A homeless micro-housing pilot project requires four to six months to get a conditional use permit? Holy freezing to death on the streets, Batman. We respect the need for due diligence, but when lives are at stake, a little expediency is in order. Kudos to the council for approving the Opportunity Village pilot project, and in particular to Councilor Alan Zelenka for making sure a location was chosen before the council’s winter break, but let’s not fool ourselves into thinking those at risk on the streets are now safe.

Tax breaks for developers have persisted for decades as a major economic development strategy, and for decades we at EW and progressives in local government have insisted they do more harm than good. The New York Times has investigated these billions of dollars in tax incentives nationwide and published a story Dec. 1 saying “The giveaways are adding up to a gigantic bill for taxpayers,” and the results are tenuous at best.

Thanksgiving is a big family holiday for some, a celebration of “America” for others and, for many indigenous peoples, a reminder of racism and genocide. We give big props first to members of the Eugene community for speaking out about their feelings about a flyer that advertised the “Spanksgiving” Fetish Ball using an image of a woman in facepaint and an “Indian headdress.” And second kudos to Diablos Fetish Night for immediately responding to those concerns from the Native community. You can catch some of the dialogue on EW’s and Diablos’ Facebook pages.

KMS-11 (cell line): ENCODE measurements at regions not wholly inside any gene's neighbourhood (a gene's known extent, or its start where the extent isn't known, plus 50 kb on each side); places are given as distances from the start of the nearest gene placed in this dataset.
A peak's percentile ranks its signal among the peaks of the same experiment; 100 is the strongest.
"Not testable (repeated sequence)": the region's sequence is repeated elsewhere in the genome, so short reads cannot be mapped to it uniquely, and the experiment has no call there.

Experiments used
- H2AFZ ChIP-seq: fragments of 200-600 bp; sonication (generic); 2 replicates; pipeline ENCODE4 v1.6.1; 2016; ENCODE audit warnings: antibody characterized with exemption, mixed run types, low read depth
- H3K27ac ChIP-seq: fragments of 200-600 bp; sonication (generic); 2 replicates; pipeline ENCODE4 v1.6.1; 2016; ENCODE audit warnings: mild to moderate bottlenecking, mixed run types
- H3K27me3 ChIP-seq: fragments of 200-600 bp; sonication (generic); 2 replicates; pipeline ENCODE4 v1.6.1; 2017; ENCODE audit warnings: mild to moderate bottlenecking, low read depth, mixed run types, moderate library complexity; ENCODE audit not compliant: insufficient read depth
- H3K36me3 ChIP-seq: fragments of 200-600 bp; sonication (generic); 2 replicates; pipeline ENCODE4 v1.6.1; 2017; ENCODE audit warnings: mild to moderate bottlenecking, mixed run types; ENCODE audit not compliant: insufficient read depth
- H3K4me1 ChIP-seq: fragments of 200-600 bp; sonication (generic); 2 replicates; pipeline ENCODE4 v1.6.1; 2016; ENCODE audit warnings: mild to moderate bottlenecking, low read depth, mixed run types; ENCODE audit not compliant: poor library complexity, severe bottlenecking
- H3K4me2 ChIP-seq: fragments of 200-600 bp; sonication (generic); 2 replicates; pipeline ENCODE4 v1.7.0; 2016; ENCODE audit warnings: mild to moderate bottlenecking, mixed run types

• Veterans Day this week went by without the presence of a prominent local Vietnam vet, John “Mac” McFadden, who died Oct. 16 at the age of 66. “Mac McFadden was the veteran of a war no one much talks about anymore,” says local writer Hart Williams. “A war, that, had we remembered its lessons, would have prevented us from invading Iraq and Afghanistan, wars that Mac was against.

• Votes are still being tallied as we go to press this week, but we’re encouraged by what we’re seeing. Eugene City Councilor Betty Taylor gets another four years, and it’s clear Juan Carlos Valle would have done much better if he had run in a different ward. Chris Pryor, for example, was unopposed in Ward 8, but he got only 3,600 votes out of 8,200 ballots cast in that ward. That’s a huge undervote in that race, and also in the race for the County Commission seat that now belongs to Pat Farr (16,816 undervotes).

• Will your vote bring back the unicorns? Probably not right away. But not voting might bring back the dinosaurs. A few zombies are also on the ballot, hoping voter apathy will allow them to rise and feed. Mmm. Brains. Deadline for voting is 8 pm Tuesday, Nov. 6, and white ballot boxes can be found around town and on campus. Many of the races and issues in this election are too close to call. This is a time when an individual can make a difference. 

• Find our condensed endorsements ] in this issue, a 350-word version of last week’s 3,500 words of analysis and recommendations. Our short picks are a handy way to compare our endorsements with those of the R-G, which were also compiled this week. We differ from the daily on the regulate pot measure, corporate kicker measure, the Circuit Court write-in, Court of Appeals, Eugene City Council Ward 2 and House District 7.

It’s election time again and the state and local Voters’ Pamphlets are a hefty quarter of an inch thick. It’s all fascinating reading (especially between the lines), reflecting the brilliance and dimness of current political thought and our messy experiment with representative government, aka democracy. Every voter should read it, along with absorbing all the propaganda in print and on the web, in the broadcast media, around the kitchen table and at the water cooler.